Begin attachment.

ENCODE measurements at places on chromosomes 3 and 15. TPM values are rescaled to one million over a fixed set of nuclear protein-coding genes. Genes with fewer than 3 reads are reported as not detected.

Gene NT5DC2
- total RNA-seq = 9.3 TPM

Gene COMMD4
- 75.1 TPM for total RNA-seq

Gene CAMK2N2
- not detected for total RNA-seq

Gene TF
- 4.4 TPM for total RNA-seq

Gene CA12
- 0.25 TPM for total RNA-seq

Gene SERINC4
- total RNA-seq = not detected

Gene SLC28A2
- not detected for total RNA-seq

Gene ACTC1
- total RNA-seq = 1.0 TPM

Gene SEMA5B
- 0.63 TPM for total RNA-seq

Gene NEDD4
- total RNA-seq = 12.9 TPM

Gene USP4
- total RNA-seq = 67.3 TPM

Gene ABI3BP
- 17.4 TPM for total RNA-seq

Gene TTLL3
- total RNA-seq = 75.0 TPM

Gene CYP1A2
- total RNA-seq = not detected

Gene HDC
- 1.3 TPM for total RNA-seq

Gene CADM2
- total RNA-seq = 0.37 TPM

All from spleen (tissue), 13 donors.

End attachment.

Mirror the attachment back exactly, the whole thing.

ENCODE measurements at places on chromosomes 3 and 15. TPM values are rescaled to one million over a fixed set of nuclear protein-coding genes. Genes with fewer than 3 reads are reported as not detected.

Gene NT5DC2
- total RNA-seq = 9.3 TPM

Gene COMMD4
- 75.1 TPM for total RNA-seq

Gene CAMK2N2
- not detected for total RNA-seq

Gene TF
- 4.4 TPM for total RNA-seq

Gene CA12
- 0.25 TPM for total RNA-seq

Gene SERINC4
- total RNA-seq = not detected

Gene SLC28A2
- not detected for total RNA-seq

Gene ACTC1
- total RNA-seq = 1.0 TPM

Gene SEMA5B
- 0.63 TPM for total RNA-seq

Gene NEDD4
- total RNA-seq = 12.9 TPM

Gene USP4
- total RNA-seq = 67.3 TPM

Gene ABI3BP
- 17.4 TPM for total RNA-seq

Gene TTLL3
- total RNA-seq = 75.0 TPM

Gene CYP1A2
- total RNA-seq = not detected

Gene HDC
- 1.3 TPM for total RNA-seq

Gene CADM2
- total RNA-seq = 0.37 TPM

All from spleen (tissue), 13 donors.